September 27, 2022, Kitchener, Ontario
Posted by: Robert Deutschmann, Personal Injury Lawyer
The Children’s Hospital of Philadelphia and the University of Pennsylvania School of Nursing have completed research that concluded nearly 1 in 3 adolescents report elevated symptoms of depression in the month following a concussion.
As a health concern, we have gained an understanding of how damaging concussions are to future health, and that the long-term impacts are much more serious in those who are young. This study is one of the first that examined in-depth mental health and adolescents post-concussion or mild TBI
Children often suffer concussions from falls, sports, assaults and car crashes. The more we understand about concussions and children’s health the better we can treat them.
If your child has suffered a concussion as the result of someone else's negligence contact one of our personal injury lawyers for your free consultation. We can help you be prepared for what the future holds.
Here is a copy of the press release:
Researchers from CHOP and Penn Nursing conducted a prospective study to assess mental health symptoms within the first 28 days after the injury and compare their results with non-concussed adolescents. By doing this, the study could focus on whether early screening can detect symptoms of depression or anxiety early on so that symptoms can be identified and treated earlier, preventing long-term consequences.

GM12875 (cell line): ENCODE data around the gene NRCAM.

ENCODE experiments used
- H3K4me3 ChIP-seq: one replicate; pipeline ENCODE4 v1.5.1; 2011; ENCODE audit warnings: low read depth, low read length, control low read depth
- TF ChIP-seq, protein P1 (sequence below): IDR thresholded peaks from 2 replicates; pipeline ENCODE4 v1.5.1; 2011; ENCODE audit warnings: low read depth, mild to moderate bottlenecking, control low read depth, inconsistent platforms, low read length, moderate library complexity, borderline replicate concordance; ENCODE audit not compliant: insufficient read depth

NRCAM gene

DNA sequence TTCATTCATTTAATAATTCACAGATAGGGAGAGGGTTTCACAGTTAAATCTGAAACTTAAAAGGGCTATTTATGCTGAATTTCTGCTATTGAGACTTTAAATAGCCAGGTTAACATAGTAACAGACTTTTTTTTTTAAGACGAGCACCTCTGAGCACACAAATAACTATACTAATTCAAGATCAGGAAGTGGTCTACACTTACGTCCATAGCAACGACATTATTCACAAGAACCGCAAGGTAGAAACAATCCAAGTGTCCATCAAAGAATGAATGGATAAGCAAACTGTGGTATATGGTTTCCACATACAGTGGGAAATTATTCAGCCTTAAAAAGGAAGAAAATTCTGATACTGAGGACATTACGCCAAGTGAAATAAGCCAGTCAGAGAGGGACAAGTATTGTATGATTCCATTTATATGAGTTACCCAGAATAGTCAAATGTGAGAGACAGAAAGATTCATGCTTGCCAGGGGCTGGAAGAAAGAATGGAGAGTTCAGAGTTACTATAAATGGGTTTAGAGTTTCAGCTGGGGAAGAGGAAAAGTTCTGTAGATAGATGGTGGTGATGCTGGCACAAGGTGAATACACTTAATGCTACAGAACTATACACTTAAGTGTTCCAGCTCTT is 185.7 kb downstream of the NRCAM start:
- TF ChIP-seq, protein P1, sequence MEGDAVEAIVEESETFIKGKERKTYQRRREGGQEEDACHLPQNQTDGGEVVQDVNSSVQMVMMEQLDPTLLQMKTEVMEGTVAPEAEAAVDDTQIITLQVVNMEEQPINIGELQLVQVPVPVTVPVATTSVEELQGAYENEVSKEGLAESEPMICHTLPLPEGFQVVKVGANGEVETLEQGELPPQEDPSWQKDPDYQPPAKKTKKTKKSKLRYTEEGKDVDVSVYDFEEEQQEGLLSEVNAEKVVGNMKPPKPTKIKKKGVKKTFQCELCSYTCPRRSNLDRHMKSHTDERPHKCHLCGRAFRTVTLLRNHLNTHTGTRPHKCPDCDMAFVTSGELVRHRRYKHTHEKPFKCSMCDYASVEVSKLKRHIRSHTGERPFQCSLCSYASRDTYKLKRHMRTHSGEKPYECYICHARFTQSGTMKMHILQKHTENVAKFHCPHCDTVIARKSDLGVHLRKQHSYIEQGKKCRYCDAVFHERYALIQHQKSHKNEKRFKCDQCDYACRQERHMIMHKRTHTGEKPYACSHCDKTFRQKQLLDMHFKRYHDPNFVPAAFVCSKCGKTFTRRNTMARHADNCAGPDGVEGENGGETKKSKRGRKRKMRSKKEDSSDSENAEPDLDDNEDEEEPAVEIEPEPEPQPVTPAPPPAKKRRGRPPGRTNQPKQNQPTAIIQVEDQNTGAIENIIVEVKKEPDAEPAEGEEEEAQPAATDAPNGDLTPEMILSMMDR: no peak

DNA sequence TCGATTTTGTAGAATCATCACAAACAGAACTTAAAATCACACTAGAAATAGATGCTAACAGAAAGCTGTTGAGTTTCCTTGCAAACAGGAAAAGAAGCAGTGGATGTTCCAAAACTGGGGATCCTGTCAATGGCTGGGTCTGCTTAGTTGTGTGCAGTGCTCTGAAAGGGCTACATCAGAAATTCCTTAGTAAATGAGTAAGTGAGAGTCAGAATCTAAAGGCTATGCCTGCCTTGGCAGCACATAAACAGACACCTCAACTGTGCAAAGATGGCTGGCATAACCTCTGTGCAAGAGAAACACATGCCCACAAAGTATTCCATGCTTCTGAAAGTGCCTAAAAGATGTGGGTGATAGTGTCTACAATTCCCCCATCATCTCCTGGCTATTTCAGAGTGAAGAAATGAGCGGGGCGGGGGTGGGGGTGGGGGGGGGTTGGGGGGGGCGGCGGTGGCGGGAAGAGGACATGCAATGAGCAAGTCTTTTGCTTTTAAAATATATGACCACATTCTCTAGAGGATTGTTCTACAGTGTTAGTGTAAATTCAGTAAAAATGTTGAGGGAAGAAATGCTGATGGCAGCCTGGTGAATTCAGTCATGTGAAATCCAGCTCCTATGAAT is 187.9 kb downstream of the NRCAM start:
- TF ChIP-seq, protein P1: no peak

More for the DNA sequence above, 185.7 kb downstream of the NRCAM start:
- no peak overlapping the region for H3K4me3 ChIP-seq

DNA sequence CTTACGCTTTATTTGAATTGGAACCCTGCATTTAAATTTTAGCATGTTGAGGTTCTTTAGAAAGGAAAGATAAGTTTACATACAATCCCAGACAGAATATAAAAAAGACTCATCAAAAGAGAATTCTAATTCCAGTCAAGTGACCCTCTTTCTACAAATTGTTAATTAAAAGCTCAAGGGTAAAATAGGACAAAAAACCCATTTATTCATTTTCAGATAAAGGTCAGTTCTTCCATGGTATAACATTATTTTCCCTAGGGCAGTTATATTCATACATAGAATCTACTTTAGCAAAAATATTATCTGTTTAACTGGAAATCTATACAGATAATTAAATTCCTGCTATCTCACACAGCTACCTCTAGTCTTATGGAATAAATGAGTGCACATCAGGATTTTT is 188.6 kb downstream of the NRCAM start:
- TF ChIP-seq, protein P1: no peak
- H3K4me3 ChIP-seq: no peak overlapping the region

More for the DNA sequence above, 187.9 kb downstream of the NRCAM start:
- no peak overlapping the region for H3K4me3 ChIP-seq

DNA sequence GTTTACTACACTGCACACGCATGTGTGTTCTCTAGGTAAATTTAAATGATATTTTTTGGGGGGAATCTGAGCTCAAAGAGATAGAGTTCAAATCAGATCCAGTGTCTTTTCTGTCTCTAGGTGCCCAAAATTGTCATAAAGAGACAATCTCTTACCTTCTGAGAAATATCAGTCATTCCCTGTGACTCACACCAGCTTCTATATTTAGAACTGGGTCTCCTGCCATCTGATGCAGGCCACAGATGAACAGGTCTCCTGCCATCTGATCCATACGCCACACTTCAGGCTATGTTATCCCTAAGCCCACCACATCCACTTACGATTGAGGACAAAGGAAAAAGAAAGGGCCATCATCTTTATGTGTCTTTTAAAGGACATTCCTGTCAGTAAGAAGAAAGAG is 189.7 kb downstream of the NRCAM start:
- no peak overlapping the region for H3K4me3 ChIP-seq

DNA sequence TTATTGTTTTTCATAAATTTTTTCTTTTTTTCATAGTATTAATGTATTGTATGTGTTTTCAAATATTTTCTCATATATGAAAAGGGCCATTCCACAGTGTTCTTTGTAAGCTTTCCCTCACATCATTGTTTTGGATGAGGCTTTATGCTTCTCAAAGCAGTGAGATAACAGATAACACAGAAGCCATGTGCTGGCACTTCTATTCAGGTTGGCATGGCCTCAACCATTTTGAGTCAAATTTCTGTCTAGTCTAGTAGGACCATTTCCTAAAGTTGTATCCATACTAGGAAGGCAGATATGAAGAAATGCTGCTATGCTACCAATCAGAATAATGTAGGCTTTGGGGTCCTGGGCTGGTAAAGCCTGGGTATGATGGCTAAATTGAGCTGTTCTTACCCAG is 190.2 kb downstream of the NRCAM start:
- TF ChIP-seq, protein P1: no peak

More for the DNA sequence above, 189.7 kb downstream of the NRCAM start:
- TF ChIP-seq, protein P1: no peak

"Our study found that a meaningful number of kids report depressive symptoms when we screened for them within the first month of a concussion injury," said senior study author Catherine McDonald, PhD, RN, FAAN, a Senior Fellow with CHOP's Center for Injury Research and Prevention (CIRP) and an Associate Professor of Nursing in the Department of Family and Community Health at Penn Nursing. "It is important that frontline providers regularly screen for depression as a component of concussion care."
The researchers recruited 111 concussed and 171 non-concussed adolescents ages 13 to 18 years old. Participants completed assessments for depression and anxiety from the Patient-Reported Outcome Measurement Information System (PROMIS). The concussed cohort included patients who presented with a concussion diagnosis within 28 days of injury to CHOP Minds Matter Concussion Program clinic. Non-concussed participants were volunteers from a private suburban high school.
In initial analyses, the proportion of concussed adolescents above normal limits for depressive symptoms was greater than in the non-concussed groups. In addition, more than 30% of the concussed adolescents were above normal limits for depressive or anxiety symptoms.
"Most patients are remarkably resilient and cope very well after a concussion, but this study demonstrated that about a third of patients will experience mental health needs after their injury, which is why it's so important for them to have access to comprehensive care, including behavioral health support, as soon as a need is identified," said study co-author Jamie Shoop, PhD, a psychologist in the Minds Matter Concussion Program. "By getting the support they need as early as possible, they can avoid some of these symptoms before they become more problematic."